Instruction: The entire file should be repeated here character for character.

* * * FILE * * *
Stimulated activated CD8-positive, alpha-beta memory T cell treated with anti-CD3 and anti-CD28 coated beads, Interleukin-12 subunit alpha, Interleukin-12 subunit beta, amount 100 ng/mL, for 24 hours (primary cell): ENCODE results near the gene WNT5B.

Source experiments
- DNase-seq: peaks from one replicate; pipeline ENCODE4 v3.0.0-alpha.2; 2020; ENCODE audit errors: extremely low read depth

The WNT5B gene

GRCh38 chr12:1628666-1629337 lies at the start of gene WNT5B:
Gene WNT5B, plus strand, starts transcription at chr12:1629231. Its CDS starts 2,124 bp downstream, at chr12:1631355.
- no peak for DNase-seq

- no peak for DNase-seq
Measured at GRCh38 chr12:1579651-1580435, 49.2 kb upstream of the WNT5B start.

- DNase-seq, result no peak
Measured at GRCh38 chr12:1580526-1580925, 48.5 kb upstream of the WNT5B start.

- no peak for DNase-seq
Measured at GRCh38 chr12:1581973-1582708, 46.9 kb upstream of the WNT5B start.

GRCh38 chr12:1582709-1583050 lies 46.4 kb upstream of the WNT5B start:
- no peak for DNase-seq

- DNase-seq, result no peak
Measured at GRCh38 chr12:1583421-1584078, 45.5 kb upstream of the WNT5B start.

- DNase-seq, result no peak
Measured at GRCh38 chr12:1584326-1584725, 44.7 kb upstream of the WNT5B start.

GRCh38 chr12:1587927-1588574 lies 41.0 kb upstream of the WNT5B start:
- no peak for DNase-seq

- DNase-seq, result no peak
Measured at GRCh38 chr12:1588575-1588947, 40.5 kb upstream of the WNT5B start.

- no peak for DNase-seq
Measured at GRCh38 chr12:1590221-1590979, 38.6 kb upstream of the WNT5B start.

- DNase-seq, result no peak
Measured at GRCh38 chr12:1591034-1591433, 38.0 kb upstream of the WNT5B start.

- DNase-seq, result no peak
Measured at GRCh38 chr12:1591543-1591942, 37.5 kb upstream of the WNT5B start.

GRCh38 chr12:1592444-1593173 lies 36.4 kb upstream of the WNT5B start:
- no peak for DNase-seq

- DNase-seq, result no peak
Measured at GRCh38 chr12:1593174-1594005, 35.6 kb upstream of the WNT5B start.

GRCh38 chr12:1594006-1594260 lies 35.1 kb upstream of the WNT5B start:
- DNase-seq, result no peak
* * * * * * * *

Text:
Stimulated activated CD8-positive, alpha-beta memory T cell treated with anti-CD3 and anti-CD28 coated beads, Interleukin-12 subunit alpha, Interleukin-12 subunit beta, amount 100 ng/mL, for 24 hours (primary cell): ENCODE results near the gene WNT5B.

Source experiments
- DNase-seq: peaks from one replicate; pipeline ENCODE4 v3.0.0-alpha.2; 2020; ENCODE audit errors: extremely low read depth

The WNT5B gene

GRCh38 chr12:1628666-1629337 lies at the start of gene WNT5B:
Gene WNT5B, plus strand, starts transcription at chr12:1629231. Its CDS starts 2,124 bp downstream, at chr12:1631355.
- no peak for DNase-seq

- no peak for DNase-seq
Measured at GRCh38 chr12:1579651-1580435, 49.2 kb upstream of the WNT5B start.

- DNase-seq, result no peak
Measured at GRCh38 chr12:1580526-1580925, 48.5 kb upstream of the WNT5B start.

- no peak for DNase-seq
Measured at GRCh38 chr12:1581973-1582708, 46.9 kb upstream of the WNT5B start.

GRCh38 chr12:1582709-1583050 lies 46.4 kb upstream of the WNT5B start:
- no peak for DNase-seq

- DNase-seq, result no peak
Measured at GRCh38 chr12:1583421-1584078, 45.5 kb upstream of the WNT5B start.

- DNase-seq, result no peak
Measured at GRCh38 chr12:1584326-1584725, 44.7 kb upstream of the WNT5B start.

GRCh38 chr12:1587927-1588574 lies 41.0 kb upstream of the WNT5B start:
- no peak for DNase-seq

- DNase-seq, result no peak
Measured at GRCh38 chr12:1588575-1588947, 40.5 kb upstream of the WNT5B start.

- no peak for DNase-seq
Measured at GRCh38 chr12:1590221-1590979, 38.6 kb upstream of the WNT5B start.

- DNase-seq, result no peak
Measured at GRCh38 chr12:1591034-1591433, 38.0 kb upstream of the WNT5B start.

- DNase-seq, result no peak
Measured at GRCh38 chr12:1591543-1591942, 37.5 kb upstream of the WNT5B start.

GRCh38 chr12:1592444-1593173 lies 36.4 kb upstream of the WNT5B start:
- no peak for DNase-seq

- DNase-seq, result no peak
Measured at GRCh38 chr12:1593174-1594005, 35.6 kb upstream of the WNT5B start.

GRCh38 chr12:1594006-1594260 lies 35.1 kb upstream of the WNT5B start:
- DNase-seq, result no peak